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Painting yellows, good shadow color?


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I searched but only half heartdly.

 

 I always have trouble painting yellows, I can't find suitable colors for mids and shadows. I've been using browns, oranges and yellows mixed together to get a color but it still doesn't look like a shadow to me. Here's what Im working on at the moment.

 

 

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Edited by zemzero
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For yellow I use, 09134: Clotted Red, 09074: Palomino Gold  and 09039: Pure White

Mix Clotted Red and Palomino Gold for the base coat

For each high light add more Palomino Gold

Then pure Palomino Gold and finish with Palamino Gold and Pure white as the last high light

 

Purple is the complementary color for yellow, so a mixture of yellow and purple should work

as a shadow

 

Hope this helps

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I love the ochre gold triad.  saffron sunset can also shade well.  There is nothing wrong with using a brown, green, orange or even purple.  Just remember the rule with shadows and highlights to keep you color looking "yellow" is to make them narrow- meaning they don't take up much real estate on your figure.  Use them sparingly and the contrast will pop!

 

So I may use a bright yellow, the a bit of shading into the ochres and something like intense or mahogany brown, highlighting with leather white.  here's Lana:

 

 

03683_p_2_corporea.jpg

 

 

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I nearly always find myself going "hmmm....not quite right, but close" when doing shadows.  What's worked well for me rather than mixing some really odd color is to pick one (say in this case brown) and make a really thin wash.  Do a couple of washes, then go back and bring the brighter color back up.  Sometimes I go to another color for more layering & complexity, but sometimes it's the right color needing more work. Granted, I'm not a pro at shading, still doing a lot of learning, but I find working the colors back and forth works better for me than trying to peg it in one try.  So long as the layers are sufficiently thin, it doesn't cake up the mini.  I'm guessing other people are more practiced and can figure out exactly what to put in there, so it really depends on what works for you personally, but just to let you know, I was a much happier painter once I quit getting bummed that my first shadow wasn't right all by itself ::D:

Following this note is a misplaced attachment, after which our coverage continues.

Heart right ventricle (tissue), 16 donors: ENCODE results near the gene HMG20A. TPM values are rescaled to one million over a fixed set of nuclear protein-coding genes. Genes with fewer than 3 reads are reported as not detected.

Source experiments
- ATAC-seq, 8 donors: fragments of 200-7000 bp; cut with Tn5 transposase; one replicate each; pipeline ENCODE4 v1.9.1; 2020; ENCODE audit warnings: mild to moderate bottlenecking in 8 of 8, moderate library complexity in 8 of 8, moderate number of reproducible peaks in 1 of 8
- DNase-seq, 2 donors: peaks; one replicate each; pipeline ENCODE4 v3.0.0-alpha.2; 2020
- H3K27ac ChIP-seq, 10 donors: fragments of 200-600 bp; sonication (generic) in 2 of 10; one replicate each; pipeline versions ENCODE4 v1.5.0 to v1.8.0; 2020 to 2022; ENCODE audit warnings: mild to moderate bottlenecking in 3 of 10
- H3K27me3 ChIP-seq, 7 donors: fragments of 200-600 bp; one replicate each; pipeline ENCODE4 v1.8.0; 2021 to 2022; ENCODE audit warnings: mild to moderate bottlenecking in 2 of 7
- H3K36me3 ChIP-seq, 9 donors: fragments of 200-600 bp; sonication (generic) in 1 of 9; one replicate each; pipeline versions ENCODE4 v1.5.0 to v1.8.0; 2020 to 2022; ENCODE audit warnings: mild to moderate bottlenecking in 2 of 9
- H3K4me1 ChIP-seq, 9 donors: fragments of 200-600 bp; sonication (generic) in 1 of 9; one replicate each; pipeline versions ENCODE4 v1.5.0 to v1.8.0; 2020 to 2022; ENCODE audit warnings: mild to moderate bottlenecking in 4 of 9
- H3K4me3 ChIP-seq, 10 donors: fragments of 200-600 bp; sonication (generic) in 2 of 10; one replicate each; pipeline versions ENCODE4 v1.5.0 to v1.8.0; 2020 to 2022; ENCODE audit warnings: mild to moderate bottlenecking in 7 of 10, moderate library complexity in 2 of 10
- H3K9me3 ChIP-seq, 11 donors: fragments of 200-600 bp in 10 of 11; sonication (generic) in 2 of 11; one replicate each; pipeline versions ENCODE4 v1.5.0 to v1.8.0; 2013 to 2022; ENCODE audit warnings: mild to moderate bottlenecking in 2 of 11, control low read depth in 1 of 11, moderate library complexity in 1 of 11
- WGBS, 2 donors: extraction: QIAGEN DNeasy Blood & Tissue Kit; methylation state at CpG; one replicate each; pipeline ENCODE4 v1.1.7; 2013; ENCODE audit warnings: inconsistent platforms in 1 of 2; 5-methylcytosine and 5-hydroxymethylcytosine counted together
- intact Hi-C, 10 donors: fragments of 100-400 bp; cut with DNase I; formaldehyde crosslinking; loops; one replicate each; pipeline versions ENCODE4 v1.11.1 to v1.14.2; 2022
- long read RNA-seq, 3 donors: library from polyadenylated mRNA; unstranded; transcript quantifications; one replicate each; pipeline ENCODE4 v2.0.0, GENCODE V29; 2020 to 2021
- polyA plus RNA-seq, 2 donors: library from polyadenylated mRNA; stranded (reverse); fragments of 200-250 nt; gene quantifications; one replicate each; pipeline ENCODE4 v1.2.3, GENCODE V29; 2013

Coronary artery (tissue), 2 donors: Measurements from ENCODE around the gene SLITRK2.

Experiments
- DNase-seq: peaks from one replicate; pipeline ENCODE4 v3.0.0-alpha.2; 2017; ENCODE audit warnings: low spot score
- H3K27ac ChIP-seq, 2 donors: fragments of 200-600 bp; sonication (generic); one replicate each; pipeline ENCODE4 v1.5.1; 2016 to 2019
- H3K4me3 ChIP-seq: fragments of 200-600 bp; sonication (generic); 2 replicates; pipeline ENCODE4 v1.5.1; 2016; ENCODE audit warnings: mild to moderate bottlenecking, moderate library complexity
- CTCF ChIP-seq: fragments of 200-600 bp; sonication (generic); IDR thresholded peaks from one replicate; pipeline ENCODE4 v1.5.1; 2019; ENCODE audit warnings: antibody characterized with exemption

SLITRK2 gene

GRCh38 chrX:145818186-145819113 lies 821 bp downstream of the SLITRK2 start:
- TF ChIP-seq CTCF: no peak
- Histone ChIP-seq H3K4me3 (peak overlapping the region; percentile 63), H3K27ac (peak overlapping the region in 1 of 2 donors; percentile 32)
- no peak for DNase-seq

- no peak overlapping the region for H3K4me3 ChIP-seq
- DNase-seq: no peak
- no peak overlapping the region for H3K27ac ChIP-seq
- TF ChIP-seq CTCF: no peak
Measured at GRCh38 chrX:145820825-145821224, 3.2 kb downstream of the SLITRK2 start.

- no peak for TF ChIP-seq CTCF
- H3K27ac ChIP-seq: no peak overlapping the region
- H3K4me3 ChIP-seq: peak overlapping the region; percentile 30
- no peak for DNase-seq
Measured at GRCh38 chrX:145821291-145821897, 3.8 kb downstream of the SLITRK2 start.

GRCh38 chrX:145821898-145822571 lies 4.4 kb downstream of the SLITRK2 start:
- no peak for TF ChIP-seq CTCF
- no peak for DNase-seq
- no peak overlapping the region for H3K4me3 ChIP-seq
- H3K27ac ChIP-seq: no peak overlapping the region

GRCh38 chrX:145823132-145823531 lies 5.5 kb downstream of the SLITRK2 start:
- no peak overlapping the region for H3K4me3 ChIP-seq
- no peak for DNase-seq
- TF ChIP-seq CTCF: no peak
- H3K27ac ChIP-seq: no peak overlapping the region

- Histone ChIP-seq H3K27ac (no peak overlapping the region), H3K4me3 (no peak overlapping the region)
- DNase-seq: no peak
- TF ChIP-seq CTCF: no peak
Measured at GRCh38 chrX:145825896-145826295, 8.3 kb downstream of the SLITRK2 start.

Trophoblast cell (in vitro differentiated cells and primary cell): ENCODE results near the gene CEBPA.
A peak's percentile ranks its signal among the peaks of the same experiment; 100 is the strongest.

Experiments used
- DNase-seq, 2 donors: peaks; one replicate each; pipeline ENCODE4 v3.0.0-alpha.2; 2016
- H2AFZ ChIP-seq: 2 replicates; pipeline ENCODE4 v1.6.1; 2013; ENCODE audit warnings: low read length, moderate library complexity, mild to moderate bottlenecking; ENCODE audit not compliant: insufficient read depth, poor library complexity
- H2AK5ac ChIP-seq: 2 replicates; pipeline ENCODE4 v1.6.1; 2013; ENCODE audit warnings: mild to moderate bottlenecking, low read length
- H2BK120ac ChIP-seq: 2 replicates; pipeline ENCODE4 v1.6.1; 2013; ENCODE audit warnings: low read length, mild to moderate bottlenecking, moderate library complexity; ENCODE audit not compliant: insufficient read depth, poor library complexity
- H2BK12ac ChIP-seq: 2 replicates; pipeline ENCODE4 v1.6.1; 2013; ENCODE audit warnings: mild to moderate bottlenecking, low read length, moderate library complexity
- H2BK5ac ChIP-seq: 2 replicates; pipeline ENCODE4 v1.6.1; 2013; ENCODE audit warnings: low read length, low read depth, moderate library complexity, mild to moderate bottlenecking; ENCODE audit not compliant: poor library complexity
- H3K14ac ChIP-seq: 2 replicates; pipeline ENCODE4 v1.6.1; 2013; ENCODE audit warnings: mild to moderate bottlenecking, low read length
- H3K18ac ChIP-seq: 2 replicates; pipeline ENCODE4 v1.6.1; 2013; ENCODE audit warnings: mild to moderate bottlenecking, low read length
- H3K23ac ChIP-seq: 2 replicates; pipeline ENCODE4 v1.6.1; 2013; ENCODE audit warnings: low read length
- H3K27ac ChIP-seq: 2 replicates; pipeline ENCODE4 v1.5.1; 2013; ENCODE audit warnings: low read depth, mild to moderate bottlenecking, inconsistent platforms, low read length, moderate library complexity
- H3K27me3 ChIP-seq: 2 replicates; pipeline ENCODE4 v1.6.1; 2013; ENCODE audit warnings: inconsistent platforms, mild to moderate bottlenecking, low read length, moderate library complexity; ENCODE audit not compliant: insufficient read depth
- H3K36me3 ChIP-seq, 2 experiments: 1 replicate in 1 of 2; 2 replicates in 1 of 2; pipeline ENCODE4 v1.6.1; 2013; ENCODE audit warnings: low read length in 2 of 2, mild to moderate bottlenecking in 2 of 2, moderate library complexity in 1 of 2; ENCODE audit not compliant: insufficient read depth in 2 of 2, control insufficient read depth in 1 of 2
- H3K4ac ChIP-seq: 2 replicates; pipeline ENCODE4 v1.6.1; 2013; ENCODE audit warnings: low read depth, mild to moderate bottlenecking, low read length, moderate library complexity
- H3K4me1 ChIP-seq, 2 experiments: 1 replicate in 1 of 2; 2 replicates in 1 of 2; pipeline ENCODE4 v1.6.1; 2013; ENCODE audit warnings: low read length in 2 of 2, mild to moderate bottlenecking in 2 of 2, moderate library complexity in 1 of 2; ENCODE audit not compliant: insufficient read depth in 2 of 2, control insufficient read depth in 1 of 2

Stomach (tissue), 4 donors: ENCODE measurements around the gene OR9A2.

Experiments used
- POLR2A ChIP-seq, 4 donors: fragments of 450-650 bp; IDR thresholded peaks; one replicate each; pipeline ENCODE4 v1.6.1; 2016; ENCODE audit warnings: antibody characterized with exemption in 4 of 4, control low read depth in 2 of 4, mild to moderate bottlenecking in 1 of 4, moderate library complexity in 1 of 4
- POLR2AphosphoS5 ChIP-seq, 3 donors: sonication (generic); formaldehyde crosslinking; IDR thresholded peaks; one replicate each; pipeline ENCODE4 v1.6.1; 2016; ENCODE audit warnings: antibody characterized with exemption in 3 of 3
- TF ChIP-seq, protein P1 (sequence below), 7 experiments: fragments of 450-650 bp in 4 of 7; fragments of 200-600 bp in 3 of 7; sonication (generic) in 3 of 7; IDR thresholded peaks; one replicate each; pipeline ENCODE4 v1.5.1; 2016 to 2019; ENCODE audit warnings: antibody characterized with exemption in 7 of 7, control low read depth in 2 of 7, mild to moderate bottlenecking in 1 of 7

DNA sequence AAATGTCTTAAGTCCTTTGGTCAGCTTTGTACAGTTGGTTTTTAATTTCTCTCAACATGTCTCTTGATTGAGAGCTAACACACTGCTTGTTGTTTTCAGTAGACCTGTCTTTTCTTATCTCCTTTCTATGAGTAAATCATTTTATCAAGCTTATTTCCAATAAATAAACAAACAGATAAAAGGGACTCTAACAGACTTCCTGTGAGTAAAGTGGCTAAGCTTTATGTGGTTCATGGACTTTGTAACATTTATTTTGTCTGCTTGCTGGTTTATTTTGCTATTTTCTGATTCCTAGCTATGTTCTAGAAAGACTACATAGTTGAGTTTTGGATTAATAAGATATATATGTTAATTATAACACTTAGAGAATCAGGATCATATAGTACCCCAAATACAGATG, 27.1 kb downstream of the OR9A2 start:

Edited by Matbar
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I love the ochre gold triad.  saffron sunset can also shade well.  There is nothing wrong with using a brown, green, orange or even purple.  Just remember the rule with shadows and highlights to keep you color looking "yellow" is to make them narrow- meaning they don't take up much real estate on your figure.  Use them sparingly and the contrast will pop!

 

So I may use a bright yellow, the a bit of shading into the ochres and something like intense or mahogany brown, highlighting with leather white.  here's Lana:

 

 

03683_p_2_corporea.jpg

 

 

^This

 

I'd add to use a Purple as a glaze in your deepest shadows. Glazing over the yellow/brown shadows with the complimentary color will really add a lot of depth to the shadows.

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 Well I added some purple and deeper browns but I was getting bad coverage, I think it's because the paint from yesterday dried a little glossy, I kept getting streaks and blotches.